Wednesday, October 1, 2014
Chapter 7: The first counseling session
"Hold on there," he said, rolling back in the recliner, looking at the balls in the corner that were obviously a prop to use when a child sat in this room, "There's no problem with our marriage." He looked at his wife, whose expression said "What the F are you talking about?"
He continued: "There's no more problem with our marriage than any other marriage. There's no more problem with our marriage than that of my parents, and they've been married for 4000 years."
Without realizing it, he was leaning leaning forward in his chair, an indication, perhaps, of his passion.
"So," Dr. Helen Lockhorn said, "Then why are you here?" She was a corpulent lady with aged lines around her face eyes, rounded out by a large gray bun of hair, perhaps representative of years of listening to the problems of married folks. Her exuberant personality, her deportment of cordial delight, was perhaps a token of years of practice, a habit, per se, more so than a sign of what she was feeling or thinking.
"Because my parents didn't have access to the Internet and Facebook," he continued, "a constant barrage of people trying to convince her there's a problem with their marriage. I remember my dad storming out of the house because my mom was mean to him, and then life went on. Of course I saw the opposite many times too. Men and women have been getting married for thousands of years, and they have never seen eye to eye. But now all of a sudden when a husband and wife don't see eye to eye it's abnormal?"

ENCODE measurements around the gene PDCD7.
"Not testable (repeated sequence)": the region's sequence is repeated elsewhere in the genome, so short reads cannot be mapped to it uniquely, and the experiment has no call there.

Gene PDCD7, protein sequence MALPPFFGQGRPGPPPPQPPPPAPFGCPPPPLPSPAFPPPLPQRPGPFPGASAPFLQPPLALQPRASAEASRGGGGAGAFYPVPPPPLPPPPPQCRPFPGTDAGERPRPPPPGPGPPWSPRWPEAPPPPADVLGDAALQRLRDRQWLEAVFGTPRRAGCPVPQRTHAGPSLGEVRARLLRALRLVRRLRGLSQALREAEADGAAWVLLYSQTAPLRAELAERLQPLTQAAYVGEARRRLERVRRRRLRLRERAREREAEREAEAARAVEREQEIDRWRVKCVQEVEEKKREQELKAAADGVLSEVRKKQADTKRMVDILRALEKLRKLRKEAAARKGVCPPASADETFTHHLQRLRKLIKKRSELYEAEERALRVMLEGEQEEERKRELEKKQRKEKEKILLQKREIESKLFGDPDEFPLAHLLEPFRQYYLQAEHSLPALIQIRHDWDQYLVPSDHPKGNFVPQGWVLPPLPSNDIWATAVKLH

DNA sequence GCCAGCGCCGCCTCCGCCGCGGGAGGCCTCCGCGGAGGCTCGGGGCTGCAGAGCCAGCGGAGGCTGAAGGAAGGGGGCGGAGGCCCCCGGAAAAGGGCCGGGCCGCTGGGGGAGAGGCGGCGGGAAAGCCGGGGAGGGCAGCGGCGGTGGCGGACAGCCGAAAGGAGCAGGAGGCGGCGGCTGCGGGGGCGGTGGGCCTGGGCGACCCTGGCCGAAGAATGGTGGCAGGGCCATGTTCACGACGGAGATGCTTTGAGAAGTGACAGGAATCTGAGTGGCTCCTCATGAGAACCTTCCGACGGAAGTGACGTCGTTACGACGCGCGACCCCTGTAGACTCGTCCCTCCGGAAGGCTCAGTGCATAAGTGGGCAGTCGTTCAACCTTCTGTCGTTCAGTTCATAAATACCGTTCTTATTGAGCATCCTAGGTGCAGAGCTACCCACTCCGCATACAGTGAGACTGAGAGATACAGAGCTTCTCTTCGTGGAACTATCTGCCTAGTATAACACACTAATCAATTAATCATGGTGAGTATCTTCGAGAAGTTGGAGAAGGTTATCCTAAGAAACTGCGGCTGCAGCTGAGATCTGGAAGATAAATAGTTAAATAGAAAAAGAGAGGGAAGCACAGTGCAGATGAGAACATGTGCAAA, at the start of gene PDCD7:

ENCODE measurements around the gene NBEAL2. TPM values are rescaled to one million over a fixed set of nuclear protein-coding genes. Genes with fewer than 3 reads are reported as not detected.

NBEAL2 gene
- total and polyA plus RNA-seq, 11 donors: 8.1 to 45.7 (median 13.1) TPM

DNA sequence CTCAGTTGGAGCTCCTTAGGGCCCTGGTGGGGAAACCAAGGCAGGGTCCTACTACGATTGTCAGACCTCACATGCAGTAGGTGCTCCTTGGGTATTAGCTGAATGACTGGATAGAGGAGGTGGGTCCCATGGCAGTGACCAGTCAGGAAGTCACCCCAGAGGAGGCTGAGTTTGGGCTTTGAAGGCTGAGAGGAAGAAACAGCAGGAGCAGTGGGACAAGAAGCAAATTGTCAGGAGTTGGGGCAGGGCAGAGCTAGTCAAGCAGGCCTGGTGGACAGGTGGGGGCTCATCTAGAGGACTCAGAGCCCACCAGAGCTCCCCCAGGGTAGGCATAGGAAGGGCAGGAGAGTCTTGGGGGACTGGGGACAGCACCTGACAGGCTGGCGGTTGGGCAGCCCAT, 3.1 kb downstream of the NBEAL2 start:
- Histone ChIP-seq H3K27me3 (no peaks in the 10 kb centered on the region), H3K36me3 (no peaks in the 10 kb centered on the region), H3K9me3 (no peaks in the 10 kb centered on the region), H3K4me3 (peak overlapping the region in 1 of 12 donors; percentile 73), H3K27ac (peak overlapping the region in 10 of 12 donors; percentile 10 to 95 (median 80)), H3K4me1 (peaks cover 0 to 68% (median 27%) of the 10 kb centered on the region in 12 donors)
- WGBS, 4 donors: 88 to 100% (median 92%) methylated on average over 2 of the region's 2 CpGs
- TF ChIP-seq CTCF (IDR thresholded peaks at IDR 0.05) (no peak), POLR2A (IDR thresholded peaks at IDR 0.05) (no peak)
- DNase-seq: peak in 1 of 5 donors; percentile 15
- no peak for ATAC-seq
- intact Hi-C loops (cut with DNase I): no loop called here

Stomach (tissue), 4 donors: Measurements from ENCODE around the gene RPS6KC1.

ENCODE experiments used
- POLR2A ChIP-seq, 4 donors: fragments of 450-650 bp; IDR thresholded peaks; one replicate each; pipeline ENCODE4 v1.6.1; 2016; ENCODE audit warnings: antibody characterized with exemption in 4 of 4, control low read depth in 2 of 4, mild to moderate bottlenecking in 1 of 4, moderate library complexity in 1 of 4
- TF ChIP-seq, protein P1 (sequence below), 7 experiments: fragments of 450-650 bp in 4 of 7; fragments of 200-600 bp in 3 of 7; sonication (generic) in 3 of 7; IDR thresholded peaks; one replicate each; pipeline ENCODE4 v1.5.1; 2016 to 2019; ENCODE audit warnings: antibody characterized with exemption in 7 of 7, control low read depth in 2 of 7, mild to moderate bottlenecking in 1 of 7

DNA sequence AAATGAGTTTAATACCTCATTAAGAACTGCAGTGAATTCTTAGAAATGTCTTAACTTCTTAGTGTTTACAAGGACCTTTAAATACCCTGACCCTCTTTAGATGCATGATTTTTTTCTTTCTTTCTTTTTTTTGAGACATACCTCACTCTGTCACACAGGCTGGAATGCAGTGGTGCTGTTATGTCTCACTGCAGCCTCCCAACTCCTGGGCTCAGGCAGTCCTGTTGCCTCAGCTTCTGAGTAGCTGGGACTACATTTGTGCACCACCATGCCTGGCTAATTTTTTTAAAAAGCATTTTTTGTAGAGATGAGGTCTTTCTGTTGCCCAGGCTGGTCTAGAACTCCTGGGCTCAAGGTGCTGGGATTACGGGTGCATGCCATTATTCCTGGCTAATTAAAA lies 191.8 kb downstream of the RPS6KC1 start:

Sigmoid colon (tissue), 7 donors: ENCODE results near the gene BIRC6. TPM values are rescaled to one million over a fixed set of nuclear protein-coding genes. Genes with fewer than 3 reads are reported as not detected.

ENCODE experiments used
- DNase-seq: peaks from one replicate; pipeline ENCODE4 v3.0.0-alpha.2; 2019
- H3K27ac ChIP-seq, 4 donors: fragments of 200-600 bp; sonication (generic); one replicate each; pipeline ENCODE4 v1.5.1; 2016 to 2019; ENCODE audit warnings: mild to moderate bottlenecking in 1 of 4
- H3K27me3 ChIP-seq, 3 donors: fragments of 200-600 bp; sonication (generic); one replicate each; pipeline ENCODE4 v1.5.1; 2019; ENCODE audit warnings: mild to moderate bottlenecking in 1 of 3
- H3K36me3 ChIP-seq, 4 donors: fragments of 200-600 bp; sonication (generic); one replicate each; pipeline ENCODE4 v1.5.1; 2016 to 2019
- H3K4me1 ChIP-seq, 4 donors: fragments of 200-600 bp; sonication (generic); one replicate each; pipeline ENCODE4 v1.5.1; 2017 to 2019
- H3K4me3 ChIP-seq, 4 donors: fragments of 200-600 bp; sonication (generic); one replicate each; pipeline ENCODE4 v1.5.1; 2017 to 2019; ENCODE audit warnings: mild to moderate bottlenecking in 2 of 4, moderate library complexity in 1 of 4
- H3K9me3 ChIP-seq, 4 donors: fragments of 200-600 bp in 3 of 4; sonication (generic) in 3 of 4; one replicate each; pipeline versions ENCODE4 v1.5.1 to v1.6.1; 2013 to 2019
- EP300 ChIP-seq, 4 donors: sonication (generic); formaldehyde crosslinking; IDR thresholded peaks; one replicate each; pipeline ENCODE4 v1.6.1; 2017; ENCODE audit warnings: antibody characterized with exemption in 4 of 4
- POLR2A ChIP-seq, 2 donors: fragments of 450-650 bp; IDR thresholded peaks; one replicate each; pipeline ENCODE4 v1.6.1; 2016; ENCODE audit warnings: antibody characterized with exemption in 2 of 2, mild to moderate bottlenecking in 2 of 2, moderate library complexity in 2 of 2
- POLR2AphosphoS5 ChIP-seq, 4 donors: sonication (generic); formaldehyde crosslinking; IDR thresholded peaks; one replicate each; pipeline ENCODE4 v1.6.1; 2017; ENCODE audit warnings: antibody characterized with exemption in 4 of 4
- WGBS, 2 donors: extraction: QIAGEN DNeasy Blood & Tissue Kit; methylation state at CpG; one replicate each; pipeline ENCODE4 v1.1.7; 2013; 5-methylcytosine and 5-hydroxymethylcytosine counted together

"Then you have lawyers and divorce counselors who thrive on this."
"The problem with our marriage is the constant barrage of too much information. Or, better, yet, too many opinions. There are people like you -- no offense -- who thrive on conflict. Liberalism thrives on conflict. hey like to convince people there's conflict -- like the war on climate change and the war on women -- just so they can be perceived to be the people with the solutions."
"I've never heard of it put that way."
"I'm not saying you do a bad job, because this is our first appointment. I'm just saying that our marriage isn't any different than the union of any other intelligent and highly opinionated people."
"Then why are you here?" she said.
He leaned back on the couch and realized the conversation occurred in his mind. It was a euphoric dream, the kind you wished you didn't have to wake from.